Health and welfare have emerged as pivotal drivers used to position the identities that older people adopt in contemporary Western societies. Both contain continually changing technologies that function to mediate relations between older people and care professionals. However, they also represent an increase in professional control that can be exerted on lifestyles in old age, and thus, the wider social meanings associated with that part of the life course. The article presents a theoretical analysis of gerontology based on a critical reading of the work of Michel Foucault. It identifies the interrelationship between managerialism and older people in terms of a conceptual toolkit of (a) “medical power,” and (b) “assessment,” “surveillance,” and “resistance”; the key point is that they are relevant in theorizing power relations between health and welfare professionals and user groups such as older people.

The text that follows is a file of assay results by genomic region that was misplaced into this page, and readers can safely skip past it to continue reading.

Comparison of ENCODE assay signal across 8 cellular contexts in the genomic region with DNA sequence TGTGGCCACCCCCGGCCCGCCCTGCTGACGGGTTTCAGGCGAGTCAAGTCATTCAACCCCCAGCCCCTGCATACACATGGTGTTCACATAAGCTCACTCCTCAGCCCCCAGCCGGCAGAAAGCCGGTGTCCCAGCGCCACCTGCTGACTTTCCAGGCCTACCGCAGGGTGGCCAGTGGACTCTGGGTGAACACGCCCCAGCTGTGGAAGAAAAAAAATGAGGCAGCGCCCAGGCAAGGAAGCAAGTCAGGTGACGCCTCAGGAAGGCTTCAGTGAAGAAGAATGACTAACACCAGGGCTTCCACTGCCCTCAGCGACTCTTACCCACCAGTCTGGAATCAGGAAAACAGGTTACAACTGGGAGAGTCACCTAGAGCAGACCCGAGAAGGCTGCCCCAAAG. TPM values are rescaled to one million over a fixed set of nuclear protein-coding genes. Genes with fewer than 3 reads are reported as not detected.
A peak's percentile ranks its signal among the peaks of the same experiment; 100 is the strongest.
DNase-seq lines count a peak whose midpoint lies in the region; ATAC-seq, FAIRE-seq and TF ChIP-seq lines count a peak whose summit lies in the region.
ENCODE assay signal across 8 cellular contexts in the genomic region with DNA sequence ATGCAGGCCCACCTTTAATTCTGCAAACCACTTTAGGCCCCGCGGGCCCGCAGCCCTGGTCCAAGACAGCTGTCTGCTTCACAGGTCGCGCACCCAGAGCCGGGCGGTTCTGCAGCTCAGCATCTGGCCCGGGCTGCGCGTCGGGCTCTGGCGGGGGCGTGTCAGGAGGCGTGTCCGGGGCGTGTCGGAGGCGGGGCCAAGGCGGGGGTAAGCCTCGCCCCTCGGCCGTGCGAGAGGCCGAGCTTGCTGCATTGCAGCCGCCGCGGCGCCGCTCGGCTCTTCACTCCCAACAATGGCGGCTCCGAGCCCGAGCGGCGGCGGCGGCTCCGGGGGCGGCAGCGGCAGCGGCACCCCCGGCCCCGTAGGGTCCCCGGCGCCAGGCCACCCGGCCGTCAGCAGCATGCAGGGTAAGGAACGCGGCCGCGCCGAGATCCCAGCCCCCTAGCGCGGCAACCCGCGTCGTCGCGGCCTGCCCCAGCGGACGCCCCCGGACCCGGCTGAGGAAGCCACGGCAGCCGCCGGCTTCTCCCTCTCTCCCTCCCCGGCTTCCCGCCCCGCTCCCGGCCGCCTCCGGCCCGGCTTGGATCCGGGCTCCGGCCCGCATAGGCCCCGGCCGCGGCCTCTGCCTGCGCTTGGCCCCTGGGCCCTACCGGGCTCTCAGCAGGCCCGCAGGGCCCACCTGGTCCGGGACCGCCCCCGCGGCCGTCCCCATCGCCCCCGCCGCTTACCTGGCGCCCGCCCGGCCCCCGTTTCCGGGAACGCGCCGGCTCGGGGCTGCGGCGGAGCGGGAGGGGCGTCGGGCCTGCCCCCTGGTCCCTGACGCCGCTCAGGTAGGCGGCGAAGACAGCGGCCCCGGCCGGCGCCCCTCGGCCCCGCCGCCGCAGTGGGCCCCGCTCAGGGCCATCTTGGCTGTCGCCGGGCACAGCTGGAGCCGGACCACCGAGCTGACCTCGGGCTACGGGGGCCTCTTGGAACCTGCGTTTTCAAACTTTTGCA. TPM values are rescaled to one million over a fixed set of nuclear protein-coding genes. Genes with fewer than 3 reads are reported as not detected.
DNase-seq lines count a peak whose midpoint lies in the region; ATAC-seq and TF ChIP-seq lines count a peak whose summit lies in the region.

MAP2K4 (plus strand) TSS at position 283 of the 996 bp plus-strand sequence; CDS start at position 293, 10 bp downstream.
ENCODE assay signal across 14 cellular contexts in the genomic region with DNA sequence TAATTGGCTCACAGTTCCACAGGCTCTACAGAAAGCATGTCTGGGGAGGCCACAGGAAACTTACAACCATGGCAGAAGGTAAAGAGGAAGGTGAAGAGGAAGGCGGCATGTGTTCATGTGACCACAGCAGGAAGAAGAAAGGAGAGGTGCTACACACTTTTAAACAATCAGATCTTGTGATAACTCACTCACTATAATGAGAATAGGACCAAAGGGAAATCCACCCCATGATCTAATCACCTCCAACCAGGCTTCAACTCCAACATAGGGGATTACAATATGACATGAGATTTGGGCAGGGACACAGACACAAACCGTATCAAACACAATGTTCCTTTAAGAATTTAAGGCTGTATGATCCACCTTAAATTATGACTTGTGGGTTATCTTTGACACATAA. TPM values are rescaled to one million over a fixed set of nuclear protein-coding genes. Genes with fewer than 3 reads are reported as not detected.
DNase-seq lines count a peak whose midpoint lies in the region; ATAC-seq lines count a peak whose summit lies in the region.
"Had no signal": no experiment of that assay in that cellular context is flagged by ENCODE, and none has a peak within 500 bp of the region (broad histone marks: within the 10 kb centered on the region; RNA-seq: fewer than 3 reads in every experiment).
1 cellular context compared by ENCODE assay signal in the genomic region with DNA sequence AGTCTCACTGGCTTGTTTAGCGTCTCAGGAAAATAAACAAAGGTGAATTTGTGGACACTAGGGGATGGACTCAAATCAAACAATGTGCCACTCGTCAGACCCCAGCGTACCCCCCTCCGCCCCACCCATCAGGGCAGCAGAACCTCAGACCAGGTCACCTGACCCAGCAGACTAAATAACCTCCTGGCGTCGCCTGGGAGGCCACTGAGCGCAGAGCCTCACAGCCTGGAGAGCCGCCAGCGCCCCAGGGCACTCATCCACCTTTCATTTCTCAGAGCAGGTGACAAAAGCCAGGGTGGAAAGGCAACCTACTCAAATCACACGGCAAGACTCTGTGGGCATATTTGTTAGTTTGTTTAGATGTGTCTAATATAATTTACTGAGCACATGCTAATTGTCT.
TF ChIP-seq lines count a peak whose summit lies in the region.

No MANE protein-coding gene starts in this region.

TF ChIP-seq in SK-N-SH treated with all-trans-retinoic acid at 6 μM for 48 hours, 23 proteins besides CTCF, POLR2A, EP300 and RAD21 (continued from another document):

Uncontrolled Keywords (separate with ;):
medical power; aging; assessment; surveillance and welfare